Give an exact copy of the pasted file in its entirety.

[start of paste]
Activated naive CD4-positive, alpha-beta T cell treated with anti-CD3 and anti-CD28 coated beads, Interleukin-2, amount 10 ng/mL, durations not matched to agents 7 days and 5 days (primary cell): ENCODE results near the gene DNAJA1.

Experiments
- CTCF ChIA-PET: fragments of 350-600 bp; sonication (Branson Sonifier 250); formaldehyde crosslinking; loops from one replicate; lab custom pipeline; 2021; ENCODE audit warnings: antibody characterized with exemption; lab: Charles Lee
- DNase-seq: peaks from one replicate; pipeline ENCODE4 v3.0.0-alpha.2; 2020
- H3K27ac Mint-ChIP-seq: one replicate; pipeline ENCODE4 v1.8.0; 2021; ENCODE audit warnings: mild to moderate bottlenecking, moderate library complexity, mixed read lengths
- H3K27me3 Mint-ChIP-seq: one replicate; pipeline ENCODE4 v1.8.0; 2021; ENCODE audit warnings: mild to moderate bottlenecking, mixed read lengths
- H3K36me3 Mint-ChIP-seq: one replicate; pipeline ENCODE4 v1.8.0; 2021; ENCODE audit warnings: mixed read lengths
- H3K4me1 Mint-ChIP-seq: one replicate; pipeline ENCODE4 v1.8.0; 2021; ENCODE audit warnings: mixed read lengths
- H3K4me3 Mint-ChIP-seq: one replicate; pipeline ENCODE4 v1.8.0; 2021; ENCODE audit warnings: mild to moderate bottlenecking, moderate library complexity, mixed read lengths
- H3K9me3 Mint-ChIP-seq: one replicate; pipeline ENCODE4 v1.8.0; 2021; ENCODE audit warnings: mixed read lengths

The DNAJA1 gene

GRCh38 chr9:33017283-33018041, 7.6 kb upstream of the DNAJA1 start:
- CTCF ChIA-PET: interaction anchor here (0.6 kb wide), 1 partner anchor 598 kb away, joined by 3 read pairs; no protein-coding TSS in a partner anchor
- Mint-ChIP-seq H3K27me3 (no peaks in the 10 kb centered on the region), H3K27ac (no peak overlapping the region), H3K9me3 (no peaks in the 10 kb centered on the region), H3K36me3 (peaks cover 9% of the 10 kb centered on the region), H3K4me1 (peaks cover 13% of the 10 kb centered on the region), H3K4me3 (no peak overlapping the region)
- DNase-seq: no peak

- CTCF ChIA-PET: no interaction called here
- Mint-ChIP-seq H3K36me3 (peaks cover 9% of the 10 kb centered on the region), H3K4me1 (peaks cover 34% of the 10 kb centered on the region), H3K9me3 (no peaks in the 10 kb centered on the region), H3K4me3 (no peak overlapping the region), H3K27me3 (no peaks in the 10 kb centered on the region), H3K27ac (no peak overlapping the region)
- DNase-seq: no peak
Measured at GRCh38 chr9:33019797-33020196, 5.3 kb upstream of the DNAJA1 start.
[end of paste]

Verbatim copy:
Activated naive CD4-positive, alpha-beta T cell treated with anti-CD3 and anti-CD28 coated beads, Interleukin-2, amount 10 ng/mL, durations not matched to agents 7 days and 5 days (primary cell): ENCODE results near the gene DNAJA1.

Experiments
- CTCF ChIA-PET: fragments of 350-600 bp; sonication (Branson Sonifier 250); formaldehyde crosslinking; loops from one replicate; lab custom pipeline; 2021; ENCODE audit warnings: antibody characterized with exemption; lab: Charles Lee
- DNase-seq: peaks from one replicate; pipeline ENCODE4 v3.0.0-alpha.2; 2020
- H3K27ac Mint-ChIP-seq: one replicate; pipeline ENCODE4 v1.8.0; 2021; ENCODE audit warnings: mild to moderate bottlenecking, moderate library complexity, mixed read lengths
- H3K27me3 Mint-ChIP-seq: one replicate; pipeline ENCODE4 v1.8.0; 2021; ENCODE audit warnings: mild to moderate bottlenecking, mixed read lengths
- H3K36me3 Mint-ChIP-seq: one replicate; pipeline ENCODE4 v1.8.0; 2021; ENCODE audit warnings: mixed read lengths
- H3K4me1 Mint-ChIP-seq: one replicate; pipeline ENCODE4 v1.8.0; 2021; ENCODE audit warnings: mixed read lengths
- H3K4me3 Mint-ChIP-seq: one replicate; pipeline ENCODE4 v1.8.0; 2021; ENCODE audit warnings: mild to moderate bottlenecking, moderate library complexity, mixed read lengths
- H3K9me3 Mint-ChIP-seq: one replicate; pipeline ENCODE4 v1.8.0; 2021; ENCODE audit warnings: mixed read lengths

The DNAJA1 gene

GRCh38 chr9:33017283-33018041, 7.6 kb upstream of the DNAJA1 start:
- CTCF ChIA-PET: interaction anchor here (0.6 kb wide), 1 partner anchor 598 kb away, joined by 3 read pairs; no protein-coding TSS in a partner anchor
- Mint-ChIP-seq H3K27me3 (no peaks in the 10 kb centered on the region), H3K27ac (no peak overlapping the region), H3K9me3 (no peaks in the 10 kb centered on the region), H3K36me3 (peaks cover 9% of the 10 kb centered on the region), H3K4me1 (peaks cover 13% of the 10 kb centered on the region), H3K4me3 (no peak overlapping the region)
- DNase-seq: no peak

- CTCF ChIA-PET: no interaction called here
- Mint-ChIP-seq H3K36me3 (peaks cover 9% of the 10 kb centered on the region), H3K4me1 (peaks cover 34% of the 10 kb centered on the region), H3K9me3 (no peaks in the 10 kb centered on the region), H3K4me3 (no peak overlapping the region), H3K27me3 (no peaks in the 10 kb centered on the region), H3K27ac (no peak overlapping the region)
- DNase-seq: no peak
Measured at GRCh38 chr9:33019797-33020196, 5.3 kb upstream of the DNAJA1 start.